In recent decades, the city of Denver has undergone a drastic transformation both aesthetically and demographically. As young professionals flock back to the city’s center, neighborhoods that have existed as cultural centers for many of Denver’s deep-rooted and diverse communities are undergoing dramatic changes. One of the most significant of these cultural epicenters is Denver’s Five Points neighborhood. Designated from its earliest years as a space apart for Denver’s black residents, Five Points not only survived a time of extreme, institutionalized racial oppression in Colorado, but thrived and grew to become one of the most culturally rich destinations in the country, earning it the nickname, “the Harlem of the West.”
Five Points initially took shape during Denver’s period of rapid growth in the 1870’s due to the silver boom. The neighborhood took its name from the five vertices created at the intersection of Washington Street, 27th Street, 26th Ave, and Welton Street. The introduction of Denver’s first street railroad connected the Five Points neighborhood to its city center and brought a wide variety of residents from varying economic and racial backgrounds to the area. However, when more modern and fashionable dwellings began to populate the Capitol Hill neighborhood of Denver, many of its wealthier, white residents moved out of the area. Due to the extreme racial oppression of the time, Denver’s black residents were not afforded the same mobility, and by the 1920’s, ninety percent of Denver black population lived within the Five Points – Whittier neighborhood.
That decade saw Five Points grow and flourish as a social, cultural, and political center for Denver’s black community. The Glenarm branch of the YMCA was built in 1924 and acted as the unofficial Town Hall of Five Points. Denver’s branch of the NAACP was established and hosted its first national meeting in 1925 to address the racial hostility and inequity perpetuated by the KKK’s firm hold on the Denver politics and society. In 1927, a group of black students successfully sued the Superintendent of Public Instruction of Denver for the unconstitutional separation of social functions for students based on race. Five points had now established itself as a political center for the advancement of equality as more and more of its residents began to own property and establish businesses.
The 1930’s, 40’s, and 50’s gave way to perhaps the greatest cultural boom in Five Points as the Jazz and Blues movement took root in the area. While Denver’s downtown hotspots invited popular musicians such as Louis Armstrong, Ella Fitzgerald, Dizzy Gillespie, Count Basie, Miles Davis, and Nat King Cole to perform, they were not permitted to stay in the white-only hotels in those neighborhoods. Thus, Five Points played host to these artists who also performed in the neighborhood’s many jazz and blues clubs. The lounge at the now Historic Rossonian Hotel (originally the Baxter Hotel) was one of Five Points’ most iconic locales and was considered the best jazz club between Kansas City and LA. At the height of the jazz era, Five Points had become a destination where black and white visitors were welcomed together, despite the racial tension and segregation that still plagued the rest of the city.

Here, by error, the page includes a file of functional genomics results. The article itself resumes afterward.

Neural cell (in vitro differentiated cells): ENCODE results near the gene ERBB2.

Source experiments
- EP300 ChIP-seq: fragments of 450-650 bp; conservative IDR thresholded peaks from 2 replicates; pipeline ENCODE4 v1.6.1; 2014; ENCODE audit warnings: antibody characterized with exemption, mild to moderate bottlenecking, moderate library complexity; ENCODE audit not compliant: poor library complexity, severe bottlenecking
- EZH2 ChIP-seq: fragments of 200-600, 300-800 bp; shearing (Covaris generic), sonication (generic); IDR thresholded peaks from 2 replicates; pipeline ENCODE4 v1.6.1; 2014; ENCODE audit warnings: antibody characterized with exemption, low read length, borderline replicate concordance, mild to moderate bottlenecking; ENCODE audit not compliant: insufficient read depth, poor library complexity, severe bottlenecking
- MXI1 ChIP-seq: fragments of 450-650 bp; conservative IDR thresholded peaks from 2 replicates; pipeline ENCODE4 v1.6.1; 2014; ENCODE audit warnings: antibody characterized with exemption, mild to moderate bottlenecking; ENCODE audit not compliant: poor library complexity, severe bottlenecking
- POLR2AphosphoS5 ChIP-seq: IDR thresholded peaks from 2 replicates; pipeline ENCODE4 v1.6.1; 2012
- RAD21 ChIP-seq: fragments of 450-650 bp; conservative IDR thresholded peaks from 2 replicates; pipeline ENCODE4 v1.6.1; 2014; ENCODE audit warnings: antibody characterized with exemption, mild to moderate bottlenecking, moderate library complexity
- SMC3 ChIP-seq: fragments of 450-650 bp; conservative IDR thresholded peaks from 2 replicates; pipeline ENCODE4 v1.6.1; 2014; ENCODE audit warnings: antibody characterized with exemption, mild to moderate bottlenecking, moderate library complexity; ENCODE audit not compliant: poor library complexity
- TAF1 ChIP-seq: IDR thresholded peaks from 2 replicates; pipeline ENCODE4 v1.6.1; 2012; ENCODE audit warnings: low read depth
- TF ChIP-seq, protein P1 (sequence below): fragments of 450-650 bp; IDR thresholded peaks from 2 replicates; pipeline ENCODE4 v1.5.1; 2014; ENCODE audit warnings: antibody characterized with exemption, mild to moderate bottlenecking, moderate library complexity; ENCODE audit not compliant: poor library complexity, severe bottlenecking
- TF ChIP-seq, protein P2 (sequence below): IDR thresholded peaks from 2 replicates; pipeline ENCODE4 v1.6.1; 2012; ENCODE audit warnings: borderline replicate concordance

As the 1960’s saw the decline of discriminatory housing practices and legal segregation in the city, the residents of Five Points dispersed to other neighborhoods and suburbs. By the 1970’s Five Points fell victim to economic strife, crime, and drugs. However, the community that had once thrived in Five Points refused to disappear, and in the late 1980’s and 1990’s there came a dramatic push to preserve and restore the area’s landmarks. In 1988, Paul W. Stewart opened the Black American West Museum to the public in the former home of Dr. Justina Ford, Denver’s first black woman doctor. In 1995, the Rossonian Hotel was listed on the National Register of Historic Places and has since undergone massive restoration with the help of former NBA star, Chauncey Billups, who is a partner in the project. In 2002, the Welton Street commercial corridor was listed as a Denver historic cultural district and in 2003, the Blair-Caldwell African American Research Library opened on Welton Street in order to serve the neighborhood and preserve its rich history.
Five Points has even more recently become one of Denver’s most desirable neighborhoods, with home prices rising far above the median for the city. While this new influx of residents and businesses to the area has assured its survival and revitalization, the drastically inflated cost of living has driven out many of the same residents who fought for its preservation. Though Five Points now hosts its annual Jazz Fest and Juneteenth festival, drawing thousands of visitors to the area to celebrate its cultural heritage, it was Denver’s strong, black community that made the neighborhood a haven, a hotspot, and a home for decades in the face of oppression.
This post is brought to you by the Colorado State Library and Denver Public Libraries
Latest posts by Madison Basch (see all)
- Topics in History: Intersectionality in Colorado: Women’s Rights are Human Rights - March 15, 2019
- Caroline Nichols Churchill: Activist, Suffragist, Author - March 4, 2019
- Black History is Colorado History - February 22, 2019